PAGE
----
I think it’s great that your parents suggested you try it. I think mine are still skeptical of it, but have learned not to say anything.
    I think you are doing a great job. There is so much more to life than just formal learning at a desk!

  4. It seems like you’ve got it “all together”!! People have told me that I appear to have it “all together” and I think… “Boy, don’t I have them fooled!” But, in all honesty… home-educating our family is a total blessing! We are able to take off and travel with Pops when he is on the road for work… without “home” school we would have missed out on SO much because of a schedule set by a school district. We feel blessed to take advantage of going to some pretty neat places… and you can’t tell me that learning in the “off-season” at a National Park isn’t REAL! Anyway, I am so miffed when people quiz my kids about what they are learning, too. We do some worksheets in order to finish what we start out in a year… but, most of our learning is done without worksheets or texts. So, my kids sometimes get to talking with people about things and then say, but we are homeschooled and we don’t do school all that much. The “stranger” looks at them and usually laughs and looks at me and says, “You sure have them fooled!” So, we learn in ways that are fun – just like adults like to learn! I wish that we didn’t have to be questioned about it all, though. I wish that when we went to the grocery store during school hours and I am showing them unit pricing or something similar that we wouldn’t be looked at over the top of some old gal’s glasses. I wish that when the kids are helping to pay for the groceries at the register the cashier wouldn’t say, “why aren’t you in school today?” Uh… they are doing their math lesson, right now. Please don’t interrupt their mental space while they are figuring out which coins are needed to fill that $0.87 after they found the ten spot in my wallet.

    I have to say that evolving ideas of education are very interesting – of ANYONE who really spends any time thinking about it. BEYOND considering time schedules of local schools, anyway! I have talked with my rather skeptical mother-in-law and it was funny that she really has ideas of her own, but didn’t really think them through in a way that would point her to the conclusion that sometimes teachers and schools don’t have it “right” for every kid and therefore a mom and dad teaching their individual kids can and does make sense!!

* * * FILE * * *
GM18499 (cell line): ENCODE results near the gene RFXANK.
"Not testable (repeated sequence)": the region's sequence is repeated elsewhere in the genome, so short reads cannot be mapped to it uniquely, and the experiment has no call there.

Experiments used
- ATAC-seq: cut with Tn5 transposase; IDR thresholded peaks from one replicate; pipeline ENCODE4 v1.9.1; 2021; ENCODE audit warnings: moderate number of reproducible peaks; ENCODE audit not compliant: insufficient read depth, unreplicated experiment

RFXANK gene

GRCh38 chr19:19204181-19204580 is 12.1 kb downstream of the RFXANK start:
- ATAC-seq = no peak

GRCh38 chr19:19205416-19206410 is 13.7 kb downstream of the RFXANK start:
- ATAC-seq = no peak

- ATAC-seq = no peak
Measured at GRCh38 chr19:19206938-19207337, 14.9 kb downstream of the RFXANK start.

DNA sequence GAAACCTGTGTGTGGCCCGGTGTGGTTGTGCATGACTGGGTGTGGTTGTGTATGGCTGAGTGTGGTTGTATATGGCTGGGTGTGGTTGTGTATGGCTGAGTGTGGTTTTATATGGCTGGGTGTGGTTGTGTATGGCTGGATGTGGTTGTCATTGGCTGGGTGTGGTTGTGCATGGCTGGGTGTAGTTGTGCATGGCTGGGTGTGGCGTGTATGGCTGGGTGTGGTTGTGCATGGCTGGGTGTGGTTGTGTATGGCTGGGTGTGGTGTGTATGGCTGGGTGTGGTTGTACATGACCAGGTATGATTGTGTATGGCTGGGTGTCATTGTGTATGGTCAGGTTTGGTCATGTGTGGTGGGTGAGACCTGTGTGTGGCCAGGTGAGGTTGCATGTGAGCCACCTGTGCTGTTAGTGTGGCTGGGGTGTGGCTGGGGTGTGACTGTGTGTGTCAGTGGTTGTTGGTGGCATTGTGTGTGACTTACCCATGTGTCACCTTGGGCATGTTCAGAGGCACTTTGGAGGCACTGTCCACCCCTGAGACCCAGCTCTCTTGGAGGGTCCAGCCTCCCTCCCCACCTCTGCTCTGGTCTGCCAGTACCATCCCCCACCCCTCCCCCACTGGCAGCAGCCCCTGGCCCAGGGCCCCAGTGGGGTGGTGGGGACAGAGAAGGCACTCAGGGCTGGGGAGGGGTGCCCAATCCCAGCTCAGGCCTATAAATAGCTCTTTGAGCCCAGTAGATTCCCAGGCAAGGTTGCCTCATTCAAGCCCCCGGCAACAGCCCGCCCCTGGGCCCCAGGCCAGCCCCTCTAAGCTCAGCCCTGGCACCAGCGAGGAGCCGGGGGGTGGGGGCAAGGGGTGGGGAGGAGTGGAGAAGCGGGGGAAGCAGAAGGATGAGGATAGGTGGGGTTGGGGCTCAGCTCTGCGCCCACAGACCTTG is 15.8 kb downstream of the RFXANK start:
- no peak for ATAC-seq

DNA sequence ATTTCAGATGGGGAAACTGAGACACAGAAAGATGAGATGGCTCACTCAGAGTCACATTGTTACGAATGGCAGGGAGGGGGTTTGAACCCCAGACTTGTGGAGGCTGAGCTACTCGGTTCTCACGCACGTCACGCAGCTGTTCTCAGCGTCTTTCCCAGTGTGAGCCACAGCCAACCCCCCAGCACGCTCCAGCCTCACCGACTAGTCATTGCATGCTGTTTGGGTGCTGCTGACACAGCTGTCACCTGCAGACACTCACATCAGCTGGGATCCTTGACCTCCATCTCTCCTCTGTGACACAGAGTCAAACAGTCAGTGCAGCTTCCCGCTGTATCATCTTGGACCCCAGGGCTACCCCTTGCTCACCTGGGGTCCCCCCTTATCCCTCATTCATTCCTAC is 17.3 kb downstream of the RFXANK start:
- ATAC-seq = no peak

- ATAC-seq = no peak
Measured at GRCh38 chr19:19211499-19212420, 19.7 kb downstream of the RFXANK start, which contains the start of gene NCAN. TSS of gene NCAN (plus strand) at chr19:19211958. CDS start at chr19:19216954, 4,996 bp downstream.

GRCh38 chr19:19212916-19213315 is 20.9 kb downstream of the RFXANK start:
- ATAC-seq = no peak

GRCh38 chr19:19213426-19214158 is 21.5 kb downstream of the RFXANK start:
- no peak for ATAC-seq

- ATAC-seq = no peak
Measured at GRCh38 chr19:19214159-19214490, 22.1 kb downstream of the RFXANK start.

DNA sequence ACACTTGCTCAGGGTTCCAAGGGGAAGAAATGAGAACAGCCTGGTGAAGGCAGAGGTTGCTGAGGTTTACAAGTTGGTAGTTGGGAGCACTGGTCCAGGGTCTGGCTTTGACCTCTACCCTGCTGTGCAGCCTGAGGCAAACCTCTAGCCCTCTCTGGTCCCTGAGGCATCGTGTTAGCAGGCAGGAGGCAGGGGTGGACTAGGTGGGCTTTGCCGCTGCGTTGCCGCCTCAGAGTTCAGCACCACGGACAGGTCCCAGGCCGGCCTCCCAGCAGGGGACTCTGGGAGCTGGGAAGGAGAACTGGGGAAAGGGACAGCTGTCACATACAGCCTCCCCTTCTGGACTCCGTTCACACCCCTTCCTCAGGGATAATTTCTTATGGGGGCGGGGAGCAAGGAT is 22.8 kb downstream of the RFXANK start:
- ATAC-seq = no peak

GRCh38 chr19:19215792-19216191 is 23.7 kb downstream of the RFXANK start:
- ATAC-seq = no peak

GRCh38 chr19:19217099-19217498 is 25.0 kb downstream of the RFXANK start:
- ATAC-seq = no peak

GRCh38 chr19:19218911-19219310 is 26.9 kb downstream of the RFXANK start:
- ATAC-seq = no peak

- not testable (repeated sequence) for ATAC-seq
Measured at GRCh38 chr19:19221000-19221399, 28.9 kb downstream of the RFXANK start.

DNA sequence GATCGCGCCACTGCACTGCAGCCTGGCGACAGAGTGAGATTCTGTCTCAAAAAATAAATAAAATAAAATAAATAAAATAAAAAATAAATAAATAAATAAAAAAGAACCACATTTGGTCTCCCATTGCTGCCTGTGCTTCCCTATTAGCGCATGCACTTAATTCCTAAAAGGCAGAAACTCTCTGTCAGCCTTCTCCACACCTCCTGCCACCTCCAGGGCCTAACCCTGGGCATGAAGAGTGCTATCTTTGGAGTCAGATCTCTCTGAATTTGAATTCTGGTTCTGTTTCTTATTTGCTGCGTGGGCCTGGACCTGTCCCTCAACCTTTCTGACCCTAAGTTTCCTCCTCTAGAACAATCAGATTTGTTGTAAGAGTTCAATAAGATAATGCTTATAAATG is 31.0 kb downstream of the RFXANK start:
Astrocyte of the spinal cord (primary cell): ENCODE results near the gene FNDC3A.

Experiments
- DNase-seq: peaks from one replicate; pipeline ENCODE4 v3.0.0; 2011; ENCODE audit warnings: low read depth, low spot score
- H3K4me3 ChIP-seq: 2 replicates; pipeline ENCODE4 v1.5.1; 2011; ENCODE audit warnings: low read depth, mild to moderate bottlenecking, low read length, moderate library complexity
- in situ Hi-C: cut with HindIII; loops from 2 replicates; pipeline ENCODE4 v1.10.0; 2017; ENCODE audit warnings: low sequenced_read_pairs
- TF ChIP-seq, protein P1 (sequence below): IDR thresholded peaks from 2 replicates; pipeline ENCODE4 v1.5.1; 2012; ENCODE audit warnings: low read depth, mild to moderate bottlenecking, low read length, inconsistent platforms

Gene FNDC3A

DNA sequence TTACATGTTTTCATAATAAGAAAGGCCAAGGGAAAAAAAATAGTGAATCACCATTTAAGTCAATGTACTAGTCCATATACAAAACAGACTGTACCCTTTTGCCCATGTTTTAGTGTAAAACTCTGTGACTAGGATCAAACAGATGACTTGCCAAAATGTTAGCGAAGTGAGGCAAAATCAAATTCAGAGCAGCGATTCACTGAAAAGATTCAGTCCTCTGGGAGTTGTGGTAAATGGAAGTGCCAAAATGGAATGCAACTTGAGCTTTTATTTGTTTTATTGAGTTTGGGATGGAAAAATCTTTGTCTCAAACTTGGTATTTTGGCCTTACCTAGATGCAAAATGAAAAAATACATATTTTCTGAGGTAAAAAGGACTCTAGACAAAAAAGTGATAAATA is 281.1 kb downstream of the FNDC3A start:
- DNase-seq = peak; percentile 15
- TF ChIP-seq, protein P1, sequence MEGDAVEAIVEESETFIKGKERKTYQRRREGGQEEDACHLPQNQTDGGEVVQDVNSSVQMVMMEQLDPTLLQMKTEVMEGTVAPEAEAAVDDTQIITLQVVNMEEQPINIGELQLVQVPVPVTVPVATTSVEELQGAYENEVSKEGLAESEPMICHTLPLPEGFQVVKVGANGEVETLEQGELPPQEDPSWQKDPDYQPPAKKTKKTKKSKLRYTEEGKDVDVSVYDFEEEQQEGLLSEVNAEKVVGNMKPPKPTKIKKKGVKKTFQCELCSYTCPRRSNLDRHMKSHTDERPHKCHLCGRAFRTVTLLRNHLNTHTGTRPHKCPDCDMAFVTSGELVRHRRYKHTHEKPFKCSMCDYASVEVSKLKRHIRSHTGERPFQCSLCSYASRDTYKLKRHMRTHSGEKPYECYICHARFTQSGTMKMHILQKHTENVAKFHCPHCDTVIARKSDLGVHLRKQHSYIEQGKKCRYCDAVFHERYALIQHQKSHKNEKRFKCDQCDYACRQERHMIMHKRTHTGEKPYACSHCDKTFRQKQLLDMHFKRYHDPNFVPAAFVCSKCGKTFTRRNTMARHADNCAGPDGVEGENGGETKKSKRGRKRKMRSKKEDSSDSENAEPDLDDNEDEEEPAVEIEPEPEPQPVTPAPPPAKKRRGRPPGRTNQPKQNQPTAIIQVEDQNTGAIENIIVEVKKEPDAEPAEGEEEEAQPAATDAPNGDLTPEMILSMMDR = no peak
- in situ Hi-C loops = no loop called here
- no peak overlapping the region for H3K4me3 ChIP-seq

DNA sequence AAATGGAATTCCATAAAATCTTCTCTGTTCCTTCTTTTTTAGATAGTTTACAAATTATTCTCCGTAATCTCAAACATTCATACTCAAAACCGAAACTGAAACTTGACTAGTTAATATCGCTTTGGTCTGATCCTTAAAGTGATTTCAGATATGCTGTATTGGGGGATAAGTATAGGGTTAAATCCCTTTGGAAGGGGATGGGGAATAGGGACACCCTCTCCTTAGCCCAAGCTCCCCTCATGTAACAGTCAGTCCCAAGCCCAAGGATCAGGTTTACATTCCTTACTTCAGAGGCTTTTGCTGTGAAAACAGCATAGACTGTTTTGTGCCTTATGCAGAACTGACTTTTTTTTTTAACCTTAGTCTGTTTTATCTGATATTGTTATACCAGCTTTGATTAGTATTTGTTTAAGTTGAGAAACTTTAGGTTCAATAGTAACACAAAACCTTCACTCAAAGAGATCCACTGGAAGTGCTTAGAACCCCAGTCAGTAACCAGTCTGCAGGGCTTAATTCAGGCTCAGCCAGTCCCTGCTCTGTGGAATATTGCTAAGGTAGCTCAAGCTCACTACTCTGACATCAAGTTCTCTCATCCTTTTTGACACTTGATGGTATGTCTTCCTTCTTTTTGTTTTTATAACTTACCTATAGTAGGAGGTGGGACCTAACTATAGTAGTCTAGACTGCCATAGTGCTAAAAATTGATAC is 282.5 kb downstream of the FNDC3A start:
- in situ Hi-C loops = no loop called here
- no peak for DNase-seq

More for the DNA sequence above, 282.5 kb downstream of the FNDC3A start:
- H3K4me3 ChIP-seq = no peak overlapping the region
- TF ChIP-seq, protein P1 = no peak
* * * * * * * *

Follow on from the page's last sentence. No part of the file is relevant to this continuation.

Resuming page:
I am enjoying reading your blog – thanks for coming by to see mine! I’ll consider finding some fun birthdays to share in April… right after I find the bottoms of my laundry baskets! Why do we do all this laundry – wash, fold and then no one seems to think that putting their clothes away is a good idea?!! Today I will have to get out my cattle prod… ok, ok the cattle prod is thousands of miles away at the in-law’s house… perhaps I will hold lunchtime over their heads to see if that gets any clothing put away!?!?

    OK – I have filled up MORE than my fair share of your comment space!

  5. Thanks for sharing your homeschool philosophy. I enjoyed reading it. My favorite part was when you talked about your ultimate goal: to help your kids get to Heaven. That is the most important in the end. Even though I don’t homeschool, I think we have chosen the right education for our kids: a very small traditional Catholic school. I love going to the parent meetings and hearing the principal talk about learning … but more so talk about how their main objective is to help our kids become citizens of Heaven. How often do you hear that at a school meeting?! It confirms that they are in the right place. God bless you and your family! P.S. I also loved your daughter’s response =) That should be confirmation for you that you’re doing a great job!

  6. I’m very proud of you, because I think they are the smartest kids, and it’s all because of you.
    remember they told me about amadextrics , ha ha you know what I’m trying to say.

  7. Great post, Regan. I keep my list of reasons why I homeschool posted in the schoolroom. It’s a good reminder, especially on those days–or weeks–when I am consumed with guilt thinking that my kids must surely be behind those enrolled in regular schools. Because I haven’t yet put them on a sidebar of my blog (I ought to), here they are:

    Why We Home School

    To raise up souls for Heaven, not for Harvard,
    To teach in a way we would like to have been taught,
    To be truly involved in our children’s education,
    To preserve their purity and innocence,
    To teach them to resist the spirit of the World,
    To protect them from physical dangers and keep them near,
    To shield them from negative peer pressure,
    To instill in them a love of learning and of Holy Mother Church,
    Because we know our children and can individualize their curriculum,
    Because God has entrusted them to us, bodies and souls, and we have a grave obligation to Him and to them,
    Because they are the future of humanity and of the Church,
    Because we love them beyond measure.

    When I read this list I realize that although my kids may be a bit behind academically in a couple of areas, I have fulfilled the goals I set out to when I began walking this road with them.

  8. I wish people would not be so weird on how others raise their children. The fact that I had 4 kids raised so many eyebrows.

    I love being outdoors also. Wish we could get spring to come so I could smell some dirt.

  9. Thanks for sharing, Regan. Our approach is very different, but our goal is the same!